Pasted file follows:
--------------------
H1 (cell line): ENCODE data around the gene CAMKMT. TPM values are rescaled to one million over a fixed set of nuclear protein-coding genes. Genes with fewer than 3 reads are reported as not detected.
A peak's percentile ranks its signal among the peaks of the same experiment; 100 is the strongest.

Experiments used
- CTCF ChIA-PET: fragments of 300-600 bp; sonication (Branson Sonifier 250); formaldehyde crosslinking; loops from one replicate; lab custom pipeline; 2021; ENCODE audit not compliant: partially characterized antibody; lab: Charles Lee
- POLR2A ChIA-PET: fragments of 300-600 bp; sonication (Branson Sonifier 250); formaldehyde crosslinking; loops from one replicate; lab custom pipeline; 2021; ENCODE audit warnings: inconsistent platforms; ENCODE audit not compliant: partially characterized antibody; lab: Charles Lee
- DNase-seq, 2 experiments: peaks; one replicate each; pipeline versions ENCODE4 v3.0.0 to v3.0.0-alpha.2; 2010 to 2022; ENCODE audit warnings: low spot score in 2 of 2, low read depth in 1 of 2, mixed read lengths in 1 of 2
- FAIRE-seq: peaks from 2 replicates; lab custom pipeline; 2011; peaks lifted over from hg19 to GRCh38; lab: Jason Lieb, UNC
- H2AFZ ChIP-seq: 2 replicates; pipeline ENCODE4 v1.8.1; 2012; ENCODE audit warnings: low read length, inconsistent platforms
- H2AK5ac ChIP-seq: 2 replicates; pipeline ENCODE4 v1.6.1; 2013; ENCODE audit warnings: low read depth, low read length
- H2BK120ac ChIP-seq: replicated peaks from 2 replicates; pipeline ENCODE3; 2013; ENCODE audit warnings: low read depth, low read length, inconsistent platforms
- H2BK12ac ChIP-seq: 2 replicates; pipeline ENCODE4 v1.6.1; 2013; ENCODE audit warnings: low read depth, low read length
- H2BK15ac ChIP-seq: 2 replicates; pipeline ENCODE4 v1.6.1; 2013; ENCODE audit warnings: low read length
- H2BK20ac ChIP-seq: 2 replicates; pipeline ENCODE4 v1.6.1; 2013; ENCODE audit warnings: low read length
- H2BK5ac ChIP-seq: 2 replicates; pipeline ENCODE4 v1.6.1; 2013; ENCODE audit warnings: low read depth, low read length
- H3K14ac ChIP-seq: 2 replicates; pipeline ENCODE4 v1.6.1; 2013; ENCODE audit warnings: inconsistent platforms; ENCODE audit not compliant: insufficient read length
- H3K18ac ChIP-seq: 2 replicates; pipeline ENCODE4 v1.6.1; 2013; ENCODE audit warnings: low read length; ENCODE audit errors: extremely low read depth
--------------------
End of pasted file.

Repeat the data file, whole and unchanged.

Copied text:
H1 (cell line): ENCODE data around the gene CAMKMT. TPM values are rescaled to one million over a fixed set of nuclear protein-coding genes. Genes with fewer than 3 reads are reported as not detected.
A peak's percentile ranks its signal among the peaks of the same experiment; 100 is the strongest.

Experiments used
- CTCF ChIA-PET: fragments of 300-600 bp; sonication (Branson Sonifier 250); formaldehyde crosslinking; loops from one replicate; lab custom pipeline; 2021; ENCODE audit not compliant: partially characterized antibody; lab: Charles Lee
- POLR2A ChIA-PET: fragments of 300-600 bp; sonication (Branson Sonifier 250); formaldehyde crosslinking; loops from one replicate; lab custom pipeline; 2021; ENCODE audit warnings: inconsistent platforms; ENCODE audit not compliant: partially characterized antibody; lab: Charles Lee
- DNase-seq, 2 experiments: peaks; one replicate each; pipeline versions ENCODE4 v3.0.0 to v3.0.0-alpha.2; 2010 to 2022; ENCODE audit warnings: low spot score in 2 of 2, low read depth in 1 of 2, mixed read lengths in 1 of 2
- FAIRE-seq: peaks from 2 replicates; lab custom pipeline; 2011; peaks lifted over from hg19 to GRCh38; lab: Jason Lieb, UNC
- H2AFZ ChIP-seq: 2 replicates; pipeline ENCODE4 v1.8.1; 2012; ENCODE audit warnings: low read length, inconsistent platforms
- H2AK5ac ChIP-seq: 2 replicates; pipeline ENCODE4 v1.6.1; 2013; ENCODE audit warnings: low read depth, low read length
- H2BK120ac ChIP-seq: replicated peaks from 2 replicates; pipeline ENCODE3; 2013; ENCODE audit warnings: low read depth, low read length, inconsistent platforms
- H2BK12ac ChIP-seq: 2 replicates; pipeline ENCODE4 v1.6.1; 2013; ENCODE audit warnings: low read depth, low read length
- H2BK15ac ChIP-seq: 2 replicates; pipeline ENCODE4 v1.6.1; 2013; ENCODE audit warnings: low read length
- H2BK20ac ChIP-seq: 2 replicates; pipeline ENCODE4 v1.6.1; 2013; ENCODE audit warnings: low read length
- H2BK5ac ChIP-seq: 2 replicates; pipeline ENCODE4 v1.6.1; 2013; ENCODE audit warnings: low read depth, low read length
- H3K14ac ChIP-seq: 2 replicates; pipeline ENCODE4 v1.6.1; 2013; ENCODE audit warnings: inconsistent platforms; ENCODE audit not compliant: insufficient read length
- H3K18ac ChIP-seq: 2 replicates; pipeline ENCODE4 v1.6.1; 2013; ENCODE audit warnings: low read length; ENCODE audit errors: extremely low read depth